To celebrate 30 years of G-SHOCK watches and technology, Highsnobiety sat down with the creator of the watch, Kikuo Ibe, to find out more about the legendary timpepieces, their history and their future direction
Introduced in 1983, G-SHOCK turned heads when it came to a watch’s functionality with its “triple 10″ concept: a 10-year battery life, water resistant to 10 bar and the ability to survive a 10-m fall onto a hard surface. Hundreds of prototypes later, the fruits of years of hard work were realised by Kikuo Ibe and his team. By 1998 they had sold 19m units worldwide. Last week, over 1,000 G-SHOCK fans gathered at Berlin’s Kraftwerk to celebrate the final G-SESSIONS event. While the crowd enjoyed a mesmerizing show by rap duo GENETIKK and the ensuing live set by DJ Stylewarz and ESKEI83, Highsnobiety had the chance to talk to Mr. Ibe himself to learn a little bit more about the iconic wristwatch.
HS: It’s been 30 years since the first G-SHOCK was invented and smartphones have largely replaced wristwatches. Why do you think G-SHOCK watches continue to remain so popular?
KI: Smartphones don’t have fashion value to wear. Basically, wristwatches are fashion items and G-SHOCK has fashion value with authenticity and shock-resistant function.
HS: Do you think wristwatches will ever become obsolete? Why not?
KI: No, I do not. Again watches have value as fashion items.
HS: How did you first come up with the “triple 10″ concept and what were the main challenges in finally realizing it?
KI: One day in the office, I dropped my watch which was a gift from my father and it was broken. That was the trigger which made me try to develop an unbreakable watch. And I started to drop test from 10 meters high and then I came up with the “triple 10″ concept which is 10-meter shock resistant, 10 bar and 10-year battery life as a development policy. My biggest challenge was designing a watch with a normal watch size while having a shock-resistant structure.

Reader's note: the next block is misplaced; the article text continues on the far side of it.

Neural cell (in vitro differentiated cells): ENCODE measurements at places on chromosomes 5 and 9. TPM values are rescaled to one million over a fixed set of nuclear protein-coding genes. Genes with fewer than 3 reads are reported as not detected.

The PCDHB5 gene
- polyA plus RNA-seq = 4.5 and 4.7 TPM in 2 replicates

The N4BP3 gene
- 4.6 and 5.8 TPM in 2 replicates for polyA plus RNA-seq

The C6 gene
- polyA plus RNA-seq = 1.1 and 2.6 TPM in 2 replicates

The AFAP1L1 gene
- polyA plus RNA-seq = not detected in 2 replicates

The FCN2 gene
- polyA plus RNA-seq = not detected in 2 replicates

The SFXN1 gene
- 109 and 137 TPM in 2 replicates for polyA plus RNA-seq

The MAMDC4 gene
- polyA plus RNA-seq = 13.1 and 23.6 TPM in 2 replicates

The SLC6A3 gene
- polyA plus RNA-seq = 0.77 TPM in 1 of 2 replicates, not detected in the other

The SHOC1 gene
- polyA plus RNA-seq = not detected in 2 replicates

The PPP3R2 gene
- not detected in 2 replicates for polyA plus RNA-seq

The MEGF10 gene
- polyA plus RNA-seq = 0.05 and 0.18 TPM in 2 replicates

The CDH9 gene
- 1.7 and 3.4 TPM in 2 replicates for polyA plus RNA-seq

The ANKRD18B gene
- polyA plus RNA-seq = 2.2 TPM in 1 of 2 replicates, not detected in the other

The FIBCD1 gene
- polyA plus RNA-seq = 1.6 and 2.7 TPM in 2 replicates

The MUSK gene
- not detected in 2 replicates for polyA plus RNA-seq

HS: Since the beginning, G-SHOCK has largely been associated with urban cultures, specifically hip-hop, why do you think that is?
KI: Actually at the beginning, G-SHOCK was loved by blue-collar workers in the USA. In the ’90s, young people started to support G-SHOCK, maybe they felt sympathy with the G-SHOCK personality which was anti-establishment or anti-authority; different from other watches. I think that hip-hop has the same attitude as G-SHOCK.
HS: G-SHOCK has collaborated with countless other designers, artists, musicians and brands. Is there a reason, in your eyes, why G-SHOCK has become such a widespread platform for these other creatives?
KI: G-SHOCK is not just a fashion watch but an authentic product which has shock-resistant function as a base. I think that this authenticity has been supported by many collaborative partners.
HS: Are there any particular models you’re especially fond of? How come?
KI: The first G-SHOCK model, the DW-5000, because I developed it by myself.
HS: How do the cities participating in G-Sessions reflect the ethos of G-SHOCK?
KI: G-SHOCK is always evolving and those cities are always trendy and advanced, which reflect the G-SHOCK personality.
HS: What can we expect from G-SHOCK in the future?
KI: We keep on developing G-SHOCKs which can survive under extreme circumstance based on advanced technology.